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    STONE v. SOUTHERN ILLINOIS & MISSOURI BRIDGE CO., 206 U.S. 267 (1907)

    U.S. Supreme Court

    STONE v. SOUTHERN ILLINOIS & MISSOURI BRIDGE CO., 206 U.S. 267 (1907)

    206 U.S. 267

    R. G. STONE, R. M. Finley, and Nannie E. Finley, Plffs. in Err.,
    v.
    SOUTHERN ILLINOIS & MISSOURI BRIDGE COMPANY.
    No. 253.

    Argued March 22, 25, 1907.
    Decided May 13, 1907.

    [206 U.S. 267, 268]   Messrs. Shepard Barclay, Madison R. Smith, and Thomas T. Fauntleroy for plaintiffs in error.

    [206 U.S. 267, 269]   Messrs. Martin L. Clardy and Alexander G. Cochran for defendant in error.

    Mr. Justice Day delivered the opinion of the court:

    On March 3, 1899, Congress passed an act providing, among other things:

    The act further provided:

    On January 26, 1901, Congress passed an act (31 Stat. at L. 741, chap. 181) authorizing the Southern Illinois & Missouri Bridge Company ( defendant in error), a corporation of the state of Illinois, to erect, construct, maintain, and operate a bridge and ap- [206 U.S. 267, 270]   proaches thereto over the Mississippi river from a point on the Mississippi river in Alexander county, in the state of Illinois, opposite the terminus of the St. Louis Southwestern Railway, at or near Gray's Point, in Scott county, in the state of Missouri, or from some other convenient point on said river in said Alexander county, Illinois, to some opposite point on said river in the state of Missouri, within the distance of 3 miles above or below the terminus of said railway.

    The bridge was to be constructed for the passage of railway trains, and, at the option of the corporation, might be so constructed as to provide for the use thereof by wagons, vehicles, and the transit of foot passengers and animals at such reasonable tolls as might be approved by the Secretary of War.

    It was also provided that the bridge constructed under the act and subject to its limitations should be a lawful structure and recognized and known as a post route of the United States.

    Section 5 provides:

    Section 7 provides for the submission to the Secretary of War of the drawings of the bridge, piers, approaches, and accessory works and a map of the location, giving, for the space of at least 2 miles above and 1 mile below the proposed site, the topography of the banks of the river and the shore lines at high and low water. The maps and drawings are to be referred to the board of officers of the Corps of Engineers, United States Army, for examination and report.

    Provision is made for hearing objections to the construction of the bridge, and it is provided that the proposed bridge shall be a lawful structure only when built in accordance with the plans recommended by the Board of Engineers and approved [206 U.S. 267, 271]   by the Chief of Engineers and by the Secretary of War, and while so managed and kept in repair as to offer at all times reasonable and proper means for the passage of rafts, steamboats, and other water craft under the said bridge, and while said requirements are observed.

    Section 10 provides for alterations and changes as may be required by the Secretary of War, in accordance with existing law, in the bridge constructed under the provisions of the act, so as to preserve free and convenient navigation. Such changes were to be made, under the direction of the Secretary of War, at the expense of the persons, companies, or corporations owning, controlling, and operating the bridge.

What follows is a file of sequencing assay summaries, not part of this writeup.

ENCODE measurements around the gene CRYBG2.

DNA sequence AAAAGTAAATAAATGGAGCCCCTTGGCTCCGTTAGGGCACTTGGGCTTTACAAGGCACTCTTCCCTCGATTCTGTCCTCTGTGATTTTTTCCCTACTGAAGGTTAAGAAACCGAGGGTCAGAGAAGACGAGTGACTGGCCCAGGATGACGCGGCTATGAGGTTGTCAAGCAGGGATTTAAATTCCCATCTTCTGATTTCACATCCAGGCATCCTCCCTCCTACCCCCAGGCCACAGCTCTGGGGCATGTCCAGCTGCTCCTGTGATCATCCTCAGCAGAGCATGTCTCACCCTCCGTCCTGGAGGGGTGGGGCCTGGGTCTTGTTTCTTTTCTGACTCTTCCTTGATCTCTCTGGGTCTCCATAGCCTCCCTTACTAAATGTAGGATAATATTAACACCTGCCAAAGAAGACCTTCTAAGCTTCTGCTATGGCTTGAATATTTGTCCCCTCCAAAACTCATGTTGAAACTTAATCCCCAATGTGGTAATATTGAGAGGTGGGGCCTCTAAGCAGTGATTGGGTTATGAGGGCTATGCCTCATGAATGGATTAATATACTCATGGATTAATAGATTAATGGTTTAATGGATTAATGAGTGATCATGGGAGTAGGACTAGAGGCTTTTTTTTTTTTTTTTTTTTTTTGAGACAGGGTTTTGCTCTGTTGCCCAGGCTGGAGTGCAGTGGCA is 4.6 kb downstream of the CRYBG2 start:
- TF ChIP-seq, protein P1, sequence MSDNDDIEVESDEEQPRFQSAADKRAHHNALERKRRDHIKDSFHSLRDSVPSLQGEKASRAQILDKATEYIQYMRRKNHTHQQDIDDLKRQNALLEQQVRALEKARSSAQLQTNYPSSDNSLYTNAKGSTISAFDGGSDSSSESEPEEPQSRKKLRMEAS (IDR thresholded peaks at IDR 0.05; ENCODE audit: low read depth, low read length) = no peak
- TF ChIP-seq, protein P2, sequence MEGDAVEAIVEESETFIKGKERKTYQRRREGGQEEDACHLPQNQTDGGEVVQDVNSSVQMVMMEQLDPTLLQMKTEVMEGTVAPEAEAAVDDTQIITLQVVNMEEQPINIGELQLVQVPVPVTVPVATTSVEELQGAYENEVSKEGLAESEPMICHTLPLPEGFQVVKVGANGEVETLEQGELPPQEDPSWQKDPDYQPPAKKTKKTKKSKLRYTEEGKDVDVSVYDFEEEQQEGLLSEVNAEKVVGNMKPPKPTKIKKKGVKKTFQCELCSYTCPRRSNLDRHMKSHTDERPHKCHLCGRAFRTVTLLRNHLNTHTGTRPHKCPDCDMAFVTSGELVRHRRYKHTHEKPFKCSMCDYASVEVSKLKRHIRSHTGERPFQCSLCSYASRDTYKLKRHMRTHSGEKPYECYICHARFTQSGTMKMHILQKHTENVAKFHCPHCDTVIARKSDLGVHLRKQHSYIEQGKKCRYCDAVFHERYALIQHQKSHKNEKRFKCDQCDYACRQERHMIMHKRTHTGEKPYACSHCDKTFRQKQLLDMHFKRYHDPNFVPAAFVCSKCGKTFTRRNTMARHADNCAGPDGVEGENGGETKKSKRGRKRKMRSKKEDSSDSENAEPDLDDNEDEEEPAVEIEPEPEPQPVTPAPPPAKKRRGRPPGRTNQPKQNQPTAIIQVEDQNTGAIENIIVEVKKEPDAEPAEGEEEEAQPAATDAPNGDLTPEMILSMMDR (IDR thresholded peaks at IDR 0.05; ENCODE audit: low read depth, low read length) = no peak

Section 11 provides that the bridge shall be constructed under the general supervision of the Secretary of War, and no changes or alterations in the plan shall be made during the construction of said bridge or after its completion, unless recommended by the Chief of Engineers and approved by the Secretary of War.

    The act makes provision for the preservation of the navigable channel during the construction of the bridge.

    Section 12 provides that whenever Congress shall decide that the public interests require it, the right to order the removal of the bridge at the expense of the owners is expressly reserved, without liability for damages on the part of the United States.

    Section 13 provides that if the bridge is not commenced within one year and completed within three years from the date of the approval of the act, the same shall be null and void, and the rights thereby conferred ceased and determine.

    The Southern Illinois & Missouri Bridge Company, in pursuance of this act, submitted its drawings and plans and the same were duly approved as required by law.

    The bridge company, on the 24th day of April, 1902, filed its petition in the circuit court of Scott county, Missouri, for the appropriation of a strip of land containing 20.3 acres, said to be approximately 4,000 feet long and 200 feet wide, alleging that it is necessary to have a right of way [206 U.S. 267, 272]   for the railway tracks, bridge, and terminal yards of the company, and, for the purpose of carrying out its charter privileges, it is necessary to hold and own the described tract.

    On trial in the circuit court that court held that the bridge company had no right to make the appropriation under the laws of Missouri.

    From this adjudication an appeal was taken to the supreme court of Missouri and that court reversed the judgment of the circuit court, and remanded the case with directions to the lower court to appoint three disinterested commissioners to assess the damages which the defendants would sustain by the appropriation of the strip of land. 174 Mo. 1, 63 L.R. A. 301, 73 S. W. 453.

    Such proceedings were had, and $10,000 was assessed as damages in favor of the plaintiffs in error, defendants below, and a second appeal was prosecuted to the supreme court of Missouri, where judgment below was affirmed. 194 Mo. 175, 92 S. W. 475.

    To that judgment this writ of error is prosecuted.

    Many of the assignments of error involve only questions of state law, the rulings concerning which, in the supreme court of the state, are conclusive, and involve no substantial Federal question.

    Among these may be named:

    The contention that the statutes of Missouri do not authorize the incorporation of a bridge company to build a bridge across the Mississippi river;

    That the laws of Missouri do not confer the right of eminent domain on a corporation of another state;